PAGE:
I guess I'm just too stubborn to sit back and accept "fate." If there's something proactive I can do to at least minimize the impact, I'm all over it.
Again, just because I may have a genetic predisposition for say, weight gain, that doesn't mean I can't eat healthy and exercise. I don't (have a genetic predisposition for weight gain), but the analogy works.
In the meantime, I dug up some studies on the old Striae gravidarum (what the medical community calls stretch marks). They definitely seem hereditary, but that doesn't mean there isn't hope. Other leading cause seems to be excessive weight gain during pregnancy.
Here's what came up:
1. Risk factors associated with striae gravidarum
Journal of the American Academy of Dermatology, Volume 51, Issue 6, Pages 881-885, A.Chang, Y.Agredano, A.Kimball
"Forty-eight-point-three percent of women with SG (43/89) versus 19.4% without SG (14/72) reported mothers with SG (odds ratio=7.0, 95% confidence interval [CI] 2.7, 18.6). Forty-seven percent of women with SG (42/89 women) versus 18.1% without SG (13/72) reported additional relatives with SG (odds ratio=7.2, 95% CI 2.9, 18.2). Eighty-one percent of women with SG (68/84) versus 30.5% without SG (18/59) reported a history of breast or thigh striae (odds ratio=8.6, 95% CI 3.8, 19.9). Forty-seven percent of women with SG versus 17% without SG were non-white (odds ratio=4.2, 95% CI 1.9, 9.6)."
2. Risk factors for the development of striae gravidarum
American Journal of Obstetrics and Gynecology, Volume 196, Issue 1, Pages 62.e1-62.e5, H. Osman, N. Rubeiz, H. Tamim, A. Nassar
A cross-sectional study of 112 primiparous women delivering at a private teaching hospital was conducted. Participants were assessed during the immediate postpartum period for evidence of SG. Presence and severity of SG were compared to characteristics of women using t tests and Chi-square tests.
Sixty percent of the study participants had developed SG. Women who developed SG were significantly younger (26.5 ± 4.5 vs 30.5 ± 4.6; P < .001) and had gained significantly more weight during pregnancy (15.6 ± 3.9 vs 38.4 kg ± 2.7; P < .001). Birthweight (BW), gestational age at delivery, and family history of SG were associated with moderate/severe SG.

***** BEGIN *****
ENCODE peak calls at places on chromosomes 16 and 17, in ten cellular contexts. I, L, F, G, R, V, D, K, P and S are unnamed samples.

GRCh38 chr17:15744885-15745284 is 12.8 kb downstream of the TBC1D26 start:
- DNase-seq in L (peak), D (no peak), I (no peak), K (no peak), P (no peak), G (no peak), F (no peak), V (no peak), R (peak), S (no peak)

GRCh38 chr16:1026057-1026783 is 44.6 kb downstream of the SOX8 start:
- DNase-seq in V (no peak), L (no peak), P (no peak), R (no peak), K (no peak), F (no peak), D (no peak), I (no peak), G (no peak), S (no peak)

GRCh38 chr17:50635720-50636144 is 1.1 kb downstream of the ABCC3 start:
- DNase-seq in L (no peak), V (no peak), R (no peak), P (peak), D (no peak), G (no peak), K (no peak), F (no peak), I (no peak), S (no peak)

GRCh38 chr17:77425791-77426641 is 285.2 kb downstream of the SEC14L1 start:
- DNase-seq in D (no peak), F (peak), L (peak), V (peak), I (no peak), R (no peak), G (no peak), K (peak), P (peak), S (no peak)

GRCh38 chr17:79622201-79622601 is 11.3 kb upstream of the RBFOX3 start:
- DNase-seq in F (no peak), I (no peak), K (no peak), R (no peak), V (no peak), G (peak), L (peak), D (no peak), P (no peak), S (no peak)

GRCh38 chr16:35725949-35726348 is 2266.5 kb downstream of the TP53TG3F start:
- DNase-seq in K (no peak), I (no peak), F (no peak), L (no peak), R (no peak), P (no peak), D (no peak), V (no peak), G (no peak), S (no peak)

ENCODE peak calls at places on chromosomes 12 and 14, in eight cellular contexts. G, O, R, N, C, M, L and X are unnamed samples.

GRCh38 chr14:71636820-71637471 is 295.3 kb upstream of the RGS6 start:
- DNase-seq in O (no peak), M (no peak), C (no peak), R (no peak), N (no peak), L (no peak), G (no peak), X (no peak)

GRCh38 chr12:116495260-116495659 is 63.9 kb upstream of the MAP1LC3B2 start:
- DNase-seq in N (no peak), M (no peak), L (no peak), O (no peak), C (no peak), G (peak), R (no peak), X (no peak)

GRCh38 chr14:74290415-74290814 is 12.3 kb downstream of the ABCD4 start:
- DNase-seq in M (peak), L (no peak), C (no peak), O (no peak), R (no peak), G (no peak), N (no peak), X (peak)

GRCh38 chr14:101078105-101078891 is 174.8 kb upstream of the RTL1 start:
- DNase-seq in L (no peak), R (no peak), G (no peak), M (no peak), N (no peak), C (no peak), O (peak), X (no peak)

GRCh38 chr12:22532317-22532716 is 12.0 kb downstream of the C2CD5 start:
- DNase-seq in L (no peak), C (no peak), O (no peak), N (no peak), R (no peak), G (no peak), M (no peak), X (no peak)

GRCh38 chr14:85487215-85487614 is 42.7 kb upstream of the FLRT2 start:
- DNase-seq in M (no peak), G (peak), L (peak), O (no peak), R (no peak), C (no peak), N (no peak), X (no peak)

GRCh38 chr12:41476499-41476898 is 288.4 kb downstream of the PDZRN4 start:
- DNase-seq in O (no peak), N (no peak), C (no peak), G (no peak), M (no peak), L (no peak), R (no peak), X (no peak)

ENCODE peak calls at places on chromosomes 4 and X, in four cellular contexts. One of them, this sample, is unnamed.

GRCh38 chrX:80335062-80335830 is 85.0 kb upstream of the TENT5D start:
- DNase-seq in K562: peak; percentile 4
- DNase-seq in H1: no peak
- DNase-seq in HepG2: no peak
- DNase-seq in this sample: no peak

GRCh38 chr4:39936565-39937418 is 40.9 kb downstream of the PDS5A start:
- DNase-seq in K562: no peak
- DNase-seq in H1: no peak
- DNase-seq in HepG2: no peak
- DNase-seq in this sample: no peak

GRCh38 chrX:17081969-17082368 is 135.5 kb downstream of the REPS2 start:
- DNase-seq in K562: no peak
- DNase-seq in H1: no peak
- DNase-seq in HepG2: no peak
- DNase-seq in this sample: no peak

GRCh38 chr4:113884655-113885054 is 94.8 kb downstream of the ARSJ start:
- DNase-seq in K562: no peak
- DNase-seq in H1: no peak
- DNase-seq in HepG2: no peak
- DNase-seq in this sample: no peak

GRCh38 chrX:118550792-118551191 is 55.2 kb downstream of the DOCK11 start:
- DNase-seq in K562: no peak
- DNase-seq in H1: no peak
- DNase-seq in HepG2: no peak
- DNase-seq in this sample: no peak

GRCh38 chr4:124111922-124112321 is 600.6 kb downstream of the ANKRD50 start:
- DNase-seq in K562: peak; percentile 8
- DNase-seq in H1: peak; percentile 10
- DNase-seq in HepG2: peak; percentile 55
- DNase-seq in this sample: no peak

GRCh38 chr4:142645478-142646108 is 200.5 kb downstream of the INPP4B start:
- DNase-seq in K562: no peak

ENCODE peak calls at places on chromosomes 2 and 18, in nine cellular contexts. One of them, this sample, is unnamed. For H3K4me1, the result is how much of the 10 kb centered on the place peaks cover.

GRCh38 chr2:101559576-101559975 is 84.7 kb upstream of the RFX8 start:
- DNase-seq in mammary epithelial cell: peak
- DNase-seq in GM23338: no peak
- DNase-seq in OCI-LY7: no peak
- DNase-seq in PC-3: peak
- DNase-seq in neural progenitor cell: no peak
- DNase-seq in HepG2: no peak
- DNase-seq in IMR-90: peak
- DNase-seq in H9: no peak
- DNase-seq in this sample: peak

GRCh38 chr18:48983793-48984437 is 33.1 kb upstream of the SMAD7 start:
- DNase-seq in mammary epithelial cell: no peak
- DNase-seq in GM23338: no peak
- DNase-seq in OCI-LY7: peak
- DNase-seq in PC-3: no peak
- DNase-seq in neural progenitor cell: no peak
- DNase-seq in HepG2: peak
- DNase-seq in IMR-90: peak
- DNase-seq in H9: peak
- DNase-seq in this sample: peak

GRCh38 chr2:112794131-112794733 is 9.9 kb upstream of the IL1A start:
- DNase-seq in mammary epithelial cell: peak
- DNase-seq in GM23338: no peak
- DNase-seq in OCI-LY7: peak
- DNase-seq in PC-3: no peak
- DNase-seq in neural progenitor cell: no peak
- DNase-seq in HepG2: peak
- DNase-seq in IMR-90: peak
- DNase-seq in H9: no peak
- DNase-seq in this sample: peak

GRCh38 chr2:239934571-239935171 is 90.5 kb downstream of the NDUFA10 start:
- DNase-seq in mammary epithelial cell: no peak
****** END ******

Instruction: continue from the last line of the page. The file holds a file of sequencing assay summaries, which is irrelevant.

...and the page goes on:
3. Prophylaxis of Striae gravidarum with a topical formulation. A double blind trial
International Journal of Cosmetic Science, Volume 13 Issue 1, Pages 51 - 57,
J. MALLOL*M.A. BELDA**D. COSTA**A. NOVAL**M. SOLA**
A prophylactic antistriae cream (Centella asiatica extract, α-tocopherol, and collagen-elastin hydrolisates) was assessed by a double blind trial in 80 pregnant women.
In the placebo group 22 women (56%) presented striae, whereas in the treated group only 14 women (34%) developed striae in this pregnancy; this difference was significant (p < 0.05; χ2 test). An arbitrary score was designed to assess the intensity of striae (from 0 to 3); this score was 1.42 (sd 0.5) in the treated group and 2.13 (sd 1.32) in the placebo group and this difference was also significant (p= 0.014; Mann-Whitney test).
In women with a history of striae during puberty, the active cream induced a significant absolute prevention in 89% of the cases whereas in the placebo group all the women developed striae (p= 0.00014; χ2 test).
4. Striae Gravidarum, Folklore and Fact
Diane J. Madlon-Kay, MD*
This is just a really, straight-forward, easy to read breakdown of a study on stretch marks. It basically says that creams seem to have little to no effect and the biggest factors are weight gain and existing stretch marks. It's a good, if not depressing, read. http://archfami.ama-assn.org/cgi/reprint/2/5/507.pdf